Long term care insurance - Aging in place Seniors Planning

Long term care insurance


While making plans for the care you may need in the future, don’t forget to consider long term care insurance. Long term care insurance helps cover some costs of long term care, which may become necessary for as much as 70% of the population over age 65. Whether you experience gradual decline of abilities or suffer a sudden illness or disability, long term care services are available to improve the safety and independence of those who are not able to perform everyday tasks on their own. Long term care insurance also pays some expenses for people diagnosed with a chronic illness such as Alzheimer’s disease, Parkinson’s disease, multiple sclerosis and diabetes. But how can you afford these services?

Long term care services can include such things as help with bathing, dressing, eating, transferring (such as from bed to chair), using the restroom, grooming, housework, pet care, transportation, taking medications, shopping for food, clothing and other necessities. You can receive these services at home, in a senior community, in an assisted living facility, a continuing care community or nursing home. Wherever you choose to live, you likely will need assistance with some of these costs. Insurance and Medicaid may pay for some services. (Medicare and health insurance policies usually do not pay for any of these services.)

Long term care insurance options

Long-term care insurance

Long-term care insurance

There are many long term care insurance options available, so be sure to do your research when selecting an insurance. Some policies only cover nursing home care while others cover many other long term care services. Make sure you read each policy carefully; then ask your questions. It is a good idea to compare at least 3 insurance companies to ensure you are getting a good policy that fits your needs, and don’t be pressured to buy more than 1 policy because your coverage won’t necessarily be better. Here are some questions to get you started.

  • Do I need long term care insurance? If you have little or no retirement savings or are already receiving Social Security, then you may not need long term care insurance. You likely can qualify for some state aid.
  • Are you eligible to purchase a policy? How will I qualify for benefits?
  • Which services does the policy cover, and what doesn’t it cover? (Nursing care, home modifications, adult day services, etc.)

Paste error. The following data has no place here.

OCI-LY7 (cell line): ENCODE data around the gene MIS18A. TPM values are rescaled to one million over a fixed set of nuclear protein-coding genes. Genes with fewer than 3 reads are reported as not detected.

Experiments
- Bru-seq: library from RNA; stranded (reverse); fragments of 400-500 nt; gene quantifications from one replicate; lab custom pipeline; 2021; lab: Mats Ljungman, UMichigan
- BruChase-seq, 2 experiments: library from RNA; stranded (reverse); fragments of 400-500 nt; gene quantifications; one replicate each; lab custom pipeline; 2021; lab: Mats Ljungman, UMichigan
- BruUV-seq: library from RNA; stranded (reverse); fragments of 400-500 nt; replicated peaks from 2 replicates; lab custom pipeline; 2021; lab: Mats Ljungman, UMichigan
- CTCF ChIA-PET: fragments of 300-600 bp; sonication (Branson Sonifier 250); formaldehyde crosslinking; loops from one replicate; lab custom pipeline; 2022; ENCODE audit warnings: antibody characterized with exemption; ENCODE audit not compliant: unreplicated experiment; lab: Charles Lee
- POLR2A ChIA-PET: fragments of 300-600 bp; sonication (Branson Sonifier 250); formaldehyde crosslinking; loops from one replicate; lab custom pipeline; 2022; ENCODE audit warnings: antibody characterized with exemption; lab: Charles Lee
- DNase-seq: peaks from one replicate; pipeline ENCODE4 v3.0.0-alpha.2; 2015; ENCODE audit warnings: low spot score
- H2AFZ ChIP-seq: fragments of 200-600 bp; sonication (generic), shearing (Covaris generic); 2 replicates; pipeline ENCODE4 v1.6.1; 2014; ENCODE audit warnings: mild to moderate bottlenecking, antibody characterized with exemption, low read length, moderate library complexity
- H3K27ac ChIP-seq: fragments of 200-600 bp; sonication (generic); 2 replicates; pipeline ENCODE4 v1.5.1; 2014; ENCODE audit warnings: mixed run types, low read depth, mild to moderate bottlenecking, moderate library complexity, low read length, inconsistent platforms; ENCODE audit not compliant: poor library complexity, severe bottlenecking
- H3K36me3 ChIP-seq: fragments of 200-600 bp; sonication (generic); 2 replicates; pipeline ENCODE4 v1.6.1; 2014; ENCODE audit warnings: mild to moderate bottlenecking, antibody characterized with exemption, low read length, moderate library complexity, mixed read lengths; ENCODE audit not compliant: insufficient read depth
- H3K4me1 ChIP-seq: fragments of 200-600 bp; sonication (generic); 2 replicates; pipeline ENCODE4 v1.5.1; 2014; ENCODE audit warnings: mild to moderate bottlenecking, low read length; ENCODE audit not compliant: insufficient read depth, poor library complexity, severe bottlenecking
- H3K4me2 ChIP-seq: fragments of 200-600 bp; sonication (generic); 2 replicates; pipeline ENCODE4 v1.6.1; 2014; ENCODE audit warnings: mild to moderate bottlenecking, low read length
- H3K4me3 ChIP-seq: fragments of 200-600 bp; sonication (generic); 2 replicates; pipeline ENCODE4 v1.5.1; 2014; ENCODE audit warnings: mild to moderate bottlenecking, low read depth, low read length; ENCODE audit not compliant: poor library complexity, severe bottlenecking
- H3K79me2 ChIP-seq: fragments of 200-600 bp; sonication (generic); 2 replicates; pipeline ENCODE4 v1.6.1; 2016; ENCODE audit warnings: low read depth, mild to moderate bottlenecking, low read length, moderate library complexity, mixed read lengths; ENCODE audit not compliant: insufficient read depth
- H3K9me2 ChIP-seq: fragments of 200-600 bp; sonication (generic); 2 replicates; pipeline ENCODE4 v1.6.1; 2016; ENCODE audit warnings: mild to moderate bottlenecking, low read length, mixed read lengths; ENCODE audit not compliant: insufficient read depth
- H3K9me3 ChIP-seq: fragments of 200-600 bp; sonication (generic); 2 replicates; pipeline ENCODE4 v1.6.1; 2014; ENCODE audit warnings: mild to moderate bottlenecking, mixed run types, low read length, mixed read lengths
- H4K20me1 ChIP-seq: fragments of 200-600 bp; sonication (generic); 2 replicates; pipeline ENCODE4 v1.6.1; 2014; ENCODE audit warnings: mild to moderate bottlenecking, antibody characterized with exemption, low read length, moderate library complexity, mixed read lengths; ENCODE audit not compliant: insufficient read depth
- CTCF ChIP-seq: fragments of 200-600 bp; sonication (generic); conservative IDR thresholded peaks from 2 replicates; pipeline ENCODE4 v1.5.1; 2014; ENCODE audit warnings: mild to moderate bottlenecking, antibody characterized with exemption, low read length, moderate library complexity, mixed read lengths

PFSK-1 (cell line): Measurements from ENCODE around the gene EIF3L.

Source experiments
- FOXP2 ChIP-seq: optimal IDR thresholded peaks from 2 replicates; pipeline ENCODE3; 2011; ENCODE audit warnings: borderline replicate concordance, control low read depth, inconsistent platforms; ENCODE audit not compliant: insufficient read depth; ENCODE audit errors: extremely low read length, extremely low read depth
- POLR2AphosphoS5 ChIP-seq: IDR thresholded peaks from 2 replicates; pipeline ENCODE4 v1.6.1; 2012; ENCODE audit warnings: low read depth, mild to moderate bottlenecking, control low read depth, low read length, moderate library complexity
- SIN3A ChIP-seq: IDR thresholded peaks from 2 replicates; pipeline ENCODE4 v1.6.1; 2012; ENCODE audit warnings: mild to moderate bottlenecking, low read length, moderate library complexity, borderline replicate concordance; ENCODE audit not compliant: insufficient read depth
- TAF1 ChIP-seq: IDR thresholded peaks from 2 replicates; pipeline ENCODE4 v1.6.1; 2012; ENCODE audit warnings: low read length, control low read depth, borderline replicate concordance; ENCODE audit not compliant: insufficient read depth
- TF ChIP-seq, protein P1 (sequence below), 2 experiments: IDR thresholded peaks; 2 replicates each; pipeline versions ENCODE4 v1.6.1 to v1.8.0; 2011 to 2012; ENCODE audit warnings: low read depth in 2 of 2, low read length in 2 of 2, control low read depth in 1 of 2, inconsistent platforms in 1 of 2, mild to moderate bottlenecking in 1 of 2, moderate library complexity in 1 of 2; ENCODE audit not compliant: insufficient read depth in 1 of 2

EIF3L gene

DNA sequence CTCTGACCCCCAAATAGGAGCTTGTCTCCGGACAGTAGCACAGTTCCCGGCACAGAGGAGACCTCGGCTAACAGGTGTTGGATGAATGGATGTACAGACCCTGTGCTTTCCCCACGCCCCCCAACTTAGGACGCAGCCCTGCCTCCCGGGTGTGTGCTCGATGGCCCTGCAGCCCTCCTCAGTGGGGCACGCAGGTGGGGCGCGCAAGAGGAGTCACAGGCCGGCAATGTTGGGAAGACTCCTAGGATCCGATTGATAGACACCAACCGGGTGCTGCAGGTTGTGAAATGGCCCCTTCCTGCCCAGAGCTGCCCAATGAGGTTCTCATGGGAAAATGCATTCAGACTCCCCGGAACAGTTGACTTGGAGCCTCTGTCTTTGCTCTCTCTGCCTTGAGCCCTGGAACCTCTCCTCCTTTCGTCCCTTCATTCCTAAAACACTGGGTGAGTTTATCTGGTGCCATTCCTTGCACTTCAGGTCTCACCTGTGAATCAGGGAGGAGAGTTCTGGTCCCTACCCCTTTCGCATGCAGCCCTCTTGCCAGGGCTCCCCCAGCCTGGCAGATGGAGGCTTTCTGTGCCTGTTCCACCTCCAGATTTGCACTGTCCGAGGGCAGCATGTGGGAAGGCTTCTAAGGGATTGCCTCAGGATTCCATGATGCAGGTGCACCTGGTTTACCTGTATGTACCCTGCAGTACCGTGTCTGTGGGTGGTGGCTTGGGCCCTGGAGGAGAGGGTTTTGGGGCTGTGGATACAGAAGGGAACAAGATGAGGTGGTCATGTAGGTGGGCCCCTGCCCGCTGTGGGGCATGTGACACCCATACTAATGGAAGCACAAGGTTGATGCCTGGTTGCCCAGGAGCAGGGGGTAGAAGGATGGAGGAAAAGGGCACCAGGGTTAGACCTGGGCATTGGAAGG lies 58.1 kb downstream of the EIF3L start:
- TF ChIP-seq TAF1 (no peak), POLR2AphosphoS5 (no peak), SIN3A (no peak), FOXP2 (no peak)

• Where will the policy cover? (In-home care, adult day services, assisted living, nursing home, etc.?) If you move, will you still be covered? What about moving to another state?
  • Why would the insurance company deny my coverage?
  • Cost? Be sure that costs are no higher than 10% of your retirement income. Be sure there are no hidden costs and ask about premium increases. Premiums usually are based on the age at which you purchase the insurance and, of course, which policy you buy.
  • How much does the policy pay?
  • Am I required to pay premiums if I am receiving benefits?
  • What if I can’t pay the premiums at some point?
  • Are you required to use specific agencies for caregivers?
  • Will benefits reflect inflation over the years?
  • Is the company reliable, reputable and licensed to sell insurance in your state?
  • Are pre-existing conditions excluded from coverage?

Make sure all of your questions are answered and then compare each policy before deciding which one is right for you. Don’t be afraid to seek help from a family, friend or other trusted resource.

Think you are too young to plan for long term care? Wrong. Many experts agree that the best time to purchase long term care insurance is when you’re healthy and young; it’s when you will most easily qualify. In fact, for many policies there is a rate increase at age 60. The safest bet is to do your research and speak with experts and your financial advisor to find the best long term care insurance for you.



National Association of Insurance Commissioners




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By Mark Hager
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Mark Hager is an aging in place thought leader and advocate. He is the founder of AgeInPlace.com, CEO of Age in Place Networks, a leading authority in the aging in place niche and a trusted voice for both consumers and business owners serving older consumers. Over the years, Mark has provided help for thousands of consumers, organizations and small businesses.

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